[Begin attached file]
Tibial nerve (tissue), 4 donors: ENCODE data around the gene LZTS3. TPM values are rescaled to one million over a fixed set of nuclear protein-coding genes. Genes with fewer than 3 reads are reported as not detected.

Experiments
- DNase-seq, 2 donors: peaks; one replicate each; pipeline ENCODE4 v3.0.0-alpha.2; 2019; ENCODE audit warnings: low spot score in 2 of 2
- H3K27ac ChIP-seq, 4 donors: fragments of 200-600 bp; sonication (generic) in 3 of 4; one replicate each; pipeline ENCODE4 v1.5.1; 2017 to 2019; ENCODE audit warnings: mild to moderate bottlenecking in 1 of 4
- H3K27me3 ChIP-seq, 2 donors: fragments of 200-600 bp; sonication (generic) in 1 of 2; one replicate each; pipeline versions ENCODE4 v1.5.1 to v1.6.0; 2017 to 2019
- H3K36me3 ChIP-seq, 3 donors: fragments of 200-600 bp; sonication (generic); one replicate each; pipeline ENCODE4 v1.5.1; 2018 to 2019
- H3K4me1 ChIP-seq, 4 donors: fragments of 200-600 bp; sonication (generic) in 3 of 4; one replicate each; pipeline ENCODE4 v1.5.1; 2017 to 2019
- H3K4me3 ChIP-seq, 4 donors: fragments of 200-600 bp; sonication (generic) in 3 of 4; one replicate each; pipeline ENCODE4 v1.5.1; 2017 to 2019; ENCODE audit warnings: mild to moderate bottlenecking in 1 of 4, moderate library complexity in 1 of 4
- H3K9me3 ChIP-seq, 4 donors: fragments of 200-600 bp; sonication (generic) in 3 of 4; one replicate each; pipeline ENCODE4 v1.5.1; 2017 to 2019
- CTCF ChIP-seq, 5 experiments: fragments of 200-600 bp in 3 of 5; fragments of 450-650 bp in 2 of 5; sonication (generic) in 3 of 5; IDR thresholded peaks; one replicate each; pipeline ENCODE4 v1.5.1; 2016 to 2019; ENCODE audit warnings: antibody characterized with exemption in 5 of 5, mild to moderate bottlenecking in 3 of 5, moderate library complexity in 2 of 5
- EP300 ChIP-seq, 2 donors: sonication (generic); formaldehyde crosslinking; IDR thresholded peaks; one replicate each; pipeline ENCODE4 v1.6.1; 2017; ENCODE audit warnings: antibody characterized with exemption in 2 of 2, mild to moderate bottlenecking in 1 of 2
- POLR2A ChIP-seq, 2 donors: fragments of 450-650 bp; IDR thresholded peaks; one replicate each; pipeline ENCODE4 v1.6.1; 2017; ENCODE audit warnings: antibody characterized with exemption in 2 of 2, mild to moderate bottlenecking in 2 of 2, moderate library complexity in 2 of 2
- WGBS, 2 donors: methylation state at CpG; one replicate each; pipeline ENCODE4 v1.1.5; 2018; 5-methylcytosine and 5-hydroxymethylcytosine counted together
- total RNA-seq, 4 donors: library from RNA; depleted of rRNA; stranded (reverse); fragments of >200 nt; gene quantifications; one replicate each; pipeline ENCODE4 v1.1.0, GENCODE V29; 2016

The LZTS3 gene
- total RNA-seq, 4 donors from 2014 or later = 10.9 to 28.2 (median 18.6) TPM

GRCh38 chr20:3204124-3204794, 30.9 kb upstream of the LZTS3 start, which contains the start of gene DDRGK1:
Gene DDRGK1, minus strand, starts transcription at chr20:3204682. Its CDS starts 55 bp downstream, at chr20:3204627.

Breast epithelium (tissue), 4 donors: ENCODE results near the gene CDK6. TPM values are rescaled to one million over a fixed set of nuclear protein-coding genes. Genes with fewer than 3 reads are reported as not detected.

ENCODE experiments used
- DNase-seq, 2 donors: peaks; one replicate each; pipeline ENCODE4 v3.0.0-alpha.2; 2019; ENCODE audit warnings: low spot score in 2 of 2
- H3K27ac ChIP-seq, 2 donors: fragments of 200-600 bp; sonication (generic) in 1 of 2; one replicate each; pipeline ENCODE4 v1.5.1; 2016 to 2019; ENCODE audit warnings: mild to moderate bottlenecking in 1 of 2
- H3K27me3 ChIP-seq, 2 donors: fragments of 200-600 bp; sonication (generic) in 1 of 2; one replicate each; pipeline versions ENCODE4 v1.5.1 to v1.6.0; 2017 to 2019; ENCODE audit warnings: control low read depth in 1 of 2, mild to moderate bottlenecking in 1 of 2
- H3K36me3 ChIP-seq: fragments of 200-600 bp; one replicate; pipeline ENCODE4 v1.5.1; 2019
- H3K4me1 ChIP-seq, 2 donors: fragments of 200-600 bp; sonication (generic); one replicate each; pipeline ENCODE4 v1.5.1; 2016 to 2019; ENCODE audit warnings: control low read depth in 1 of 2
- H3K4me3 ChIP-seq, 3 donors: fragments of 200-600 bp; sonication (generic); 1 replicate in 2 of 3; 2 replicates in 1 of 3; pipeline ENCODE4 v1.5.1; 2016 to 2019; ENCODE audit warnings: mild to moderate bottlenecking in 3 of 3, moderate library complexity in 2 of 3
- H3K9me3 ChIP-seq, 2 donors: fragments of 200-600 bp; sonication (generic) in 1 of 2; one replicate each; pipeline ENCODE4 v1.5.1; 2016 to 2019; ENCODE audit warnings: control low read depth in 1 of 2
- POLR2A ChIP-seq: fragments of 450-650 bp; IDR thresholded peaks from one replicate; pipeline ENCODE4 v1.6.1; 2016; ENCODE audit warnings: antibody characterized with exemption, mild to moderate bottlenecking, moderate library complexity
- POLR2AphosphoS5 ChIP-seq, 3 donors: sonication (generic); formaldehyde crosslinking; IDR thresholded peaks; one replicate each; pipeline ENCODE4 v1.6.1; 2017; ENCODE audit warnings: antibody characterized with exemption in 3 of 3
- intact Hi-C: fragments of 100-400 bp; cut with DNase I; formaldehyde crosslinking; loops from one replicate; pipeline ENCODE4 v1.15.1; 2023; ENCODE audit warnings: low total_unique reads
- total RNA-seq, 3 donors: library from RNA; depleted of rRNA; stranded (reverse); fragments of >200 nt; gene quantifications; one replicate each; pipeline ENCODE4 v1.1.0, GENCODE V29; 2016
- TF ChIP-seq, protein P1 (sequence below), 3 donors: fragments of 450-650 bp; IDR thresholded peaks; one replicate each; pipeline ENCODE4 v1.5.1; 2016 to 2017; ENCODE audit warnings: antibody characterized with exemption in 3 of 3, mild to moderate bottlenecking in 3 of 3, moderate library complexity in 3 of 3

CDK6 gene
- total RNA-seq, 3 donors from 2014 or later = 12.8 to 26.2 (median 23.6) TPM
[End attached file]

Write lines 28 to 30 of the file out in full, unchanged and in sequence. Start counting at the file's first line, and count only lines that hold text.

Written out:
- POLR2A ChIP-seq: fragments of 450-650 bp; IDR thresholded peaks from one replicate; pipeline ENCODE4 v1.6.1; 2016; ENCODE audit warnings: antibody characterized with exemption, mild to moderate bottlenecking, moderate library complexity
- POLR2AphosphoS5 ChIP-seq, 3 donors: sonication (generic); formaldehyde crosslinking; IDR thresholded peaks; one replicate each; pipeline ENCODE4 v1.6.1; 2017; ENCODE audit warnings: antibody characterized with exemption in 3 of 3
- intact Hi-C: fragments of 100-400 bp; cut with DNase I; formaldehyde crosslinking; loops from one replicate; pipeline ENCODE4 v1.15.1; 2023; ENCODE audit warnings: low total_unique reads